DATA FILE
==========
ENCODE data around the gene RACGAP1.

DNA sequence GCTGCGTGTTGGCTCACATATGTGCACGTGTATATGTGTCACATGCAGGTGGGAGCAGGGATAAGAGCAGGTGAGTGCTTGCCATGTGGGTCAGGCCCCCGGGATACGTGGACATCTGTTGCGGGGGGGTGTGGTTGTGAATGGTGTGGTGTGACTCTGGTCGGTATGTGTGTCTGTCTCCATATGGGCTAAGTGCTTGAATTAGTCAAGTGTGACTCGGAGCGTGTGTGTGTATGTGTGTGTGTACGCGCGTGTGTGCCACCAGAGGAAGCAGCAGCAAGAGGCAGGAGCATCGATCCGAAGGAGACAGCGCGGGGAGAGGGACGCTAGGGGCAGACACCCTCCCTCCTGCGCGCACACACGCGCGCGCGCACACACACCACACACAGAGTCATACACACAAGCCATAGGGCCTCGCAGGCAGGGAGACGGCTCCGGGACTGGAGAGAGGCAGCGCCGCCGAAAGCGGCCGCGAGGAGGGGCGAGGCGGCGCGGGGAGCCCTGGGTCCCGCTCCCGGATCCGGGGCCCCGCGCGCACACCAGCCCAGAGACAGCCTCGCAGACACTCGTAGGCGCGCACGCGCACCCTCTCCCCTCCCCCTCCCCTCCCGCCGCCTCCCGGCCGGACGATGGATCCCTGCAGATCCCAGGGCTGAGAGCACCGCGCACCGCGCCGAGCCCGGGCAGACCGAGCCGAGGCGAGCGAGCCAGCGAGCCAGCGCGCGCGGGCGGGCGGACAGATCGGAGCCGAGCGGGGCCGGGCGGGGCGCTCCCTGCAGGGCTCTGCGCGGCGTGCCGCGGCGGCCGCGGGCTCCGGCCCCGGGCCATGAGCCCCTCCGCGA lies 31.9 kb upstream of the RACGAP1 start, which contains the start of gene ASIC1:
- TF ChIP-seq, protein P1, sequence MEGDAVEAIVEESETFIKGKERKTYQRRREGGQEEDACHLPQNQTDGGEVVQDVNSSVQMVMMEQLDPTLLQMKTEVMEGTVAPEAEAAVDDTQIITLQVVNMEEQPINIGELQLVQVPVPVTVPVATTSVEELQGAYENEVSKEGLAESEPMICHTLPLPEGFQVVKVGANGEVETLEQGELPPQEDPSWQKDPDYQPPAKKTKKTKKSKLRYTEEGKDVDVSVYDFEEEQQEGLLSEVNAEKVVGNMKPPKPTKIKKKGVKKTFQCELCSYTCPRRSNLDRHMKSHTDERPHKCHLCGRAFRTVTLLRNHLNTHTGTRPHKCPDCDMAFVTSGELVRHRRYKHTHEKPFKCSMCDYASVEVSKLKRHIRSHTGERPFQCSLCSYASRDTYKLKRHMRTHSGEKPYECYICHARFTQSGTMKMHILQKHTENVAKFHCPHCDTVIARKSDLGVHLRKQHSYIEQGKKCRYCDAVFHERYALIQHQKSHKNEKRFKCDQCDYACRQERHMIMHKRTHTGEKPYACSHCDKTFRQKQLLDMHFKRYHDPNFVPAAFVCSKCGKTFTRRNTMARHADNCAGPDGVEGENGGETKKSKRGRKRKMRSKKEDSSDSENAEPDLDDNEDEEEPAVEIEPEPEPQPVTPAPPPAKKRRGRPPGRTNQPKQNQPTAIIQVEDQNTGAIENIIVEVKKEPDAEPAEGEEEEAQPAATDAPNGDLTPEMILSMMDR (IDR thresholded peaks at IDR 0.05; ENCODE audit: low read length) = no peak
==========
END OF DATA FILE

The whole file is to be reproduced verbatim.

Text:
ENCODE data around the gene RACGAP1.

DNA sequence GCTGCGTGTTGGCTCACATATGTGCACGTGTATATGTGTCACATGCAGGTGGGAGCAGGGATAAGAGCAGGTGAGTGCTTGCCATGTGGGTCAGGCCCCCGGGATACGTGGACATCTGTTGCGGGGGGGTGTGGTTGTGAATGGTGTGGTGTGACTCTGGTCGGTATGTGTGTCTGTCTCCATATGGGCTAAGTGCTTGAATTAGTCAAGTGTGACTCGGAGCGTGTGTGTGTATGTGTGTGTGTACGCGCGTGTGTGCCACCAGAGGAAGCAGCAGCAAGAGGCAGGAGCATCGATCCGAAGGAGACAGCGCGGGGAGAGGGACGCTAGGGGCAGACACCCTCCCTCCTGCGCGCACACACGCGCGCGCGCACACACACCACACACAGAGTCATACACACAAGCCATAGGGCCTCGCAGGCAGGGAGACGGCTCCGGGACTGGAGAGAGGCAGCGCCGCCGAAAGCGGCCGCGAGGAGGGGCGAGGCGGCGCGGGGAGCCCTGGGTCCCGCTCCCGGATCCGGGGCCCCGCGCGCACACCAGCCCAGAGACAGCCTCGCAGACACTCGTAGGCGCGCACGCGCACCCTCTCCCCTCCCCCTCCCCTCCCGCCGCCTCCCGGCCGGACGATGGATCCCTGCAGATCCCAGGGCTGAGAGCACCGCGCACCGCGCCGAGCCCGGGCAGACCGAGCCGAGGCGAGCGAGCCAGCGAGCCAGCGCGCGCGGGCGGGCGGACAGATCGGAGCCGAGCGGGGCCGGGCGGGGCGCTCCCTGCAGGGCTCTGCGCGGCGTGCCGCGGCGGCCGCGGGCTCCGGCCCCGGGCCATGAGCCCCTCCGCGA lies 31.9 kb upstream of the RACGAP1 start, which contains the start of gene ASIC1:
- TF ChIP-seq, protein P1, sequence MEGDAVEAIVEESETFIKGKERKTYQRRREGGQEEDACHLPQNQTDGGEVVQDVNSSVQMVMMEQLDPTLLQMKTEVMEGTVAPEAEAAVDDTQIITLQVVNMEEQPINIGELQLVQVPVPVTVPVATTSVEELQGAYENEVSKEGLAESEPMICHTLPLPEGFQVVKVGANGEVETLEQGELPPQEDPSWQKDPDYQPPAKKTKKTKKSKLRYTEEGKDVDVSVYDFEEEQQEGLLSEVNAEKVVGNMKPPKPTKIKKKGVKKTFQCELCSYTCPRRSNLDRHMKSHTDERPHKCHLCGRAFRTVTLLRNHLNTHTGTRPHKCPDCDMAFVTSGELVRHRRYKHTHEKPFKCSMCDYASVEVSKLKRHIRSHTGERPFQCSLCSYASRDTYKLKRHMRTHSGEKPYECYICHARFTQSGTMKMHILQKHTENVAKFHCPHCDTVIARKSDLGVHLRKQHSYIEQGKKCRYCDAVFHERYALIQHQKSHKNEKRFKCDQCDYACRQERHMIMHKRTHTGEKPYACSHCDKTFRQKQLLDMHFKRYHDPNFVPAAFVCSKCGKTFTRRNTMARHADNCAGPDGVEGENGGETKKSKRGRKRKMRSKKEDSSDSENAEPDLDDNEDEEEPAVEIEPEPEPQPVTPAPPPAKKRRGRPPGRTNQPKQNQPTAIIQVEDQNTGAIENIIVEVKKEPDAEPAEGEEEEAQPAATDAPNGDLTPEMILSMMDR (IDR thresholded peaks at IDR 0.05; ENCODE audit: low read length) = no peak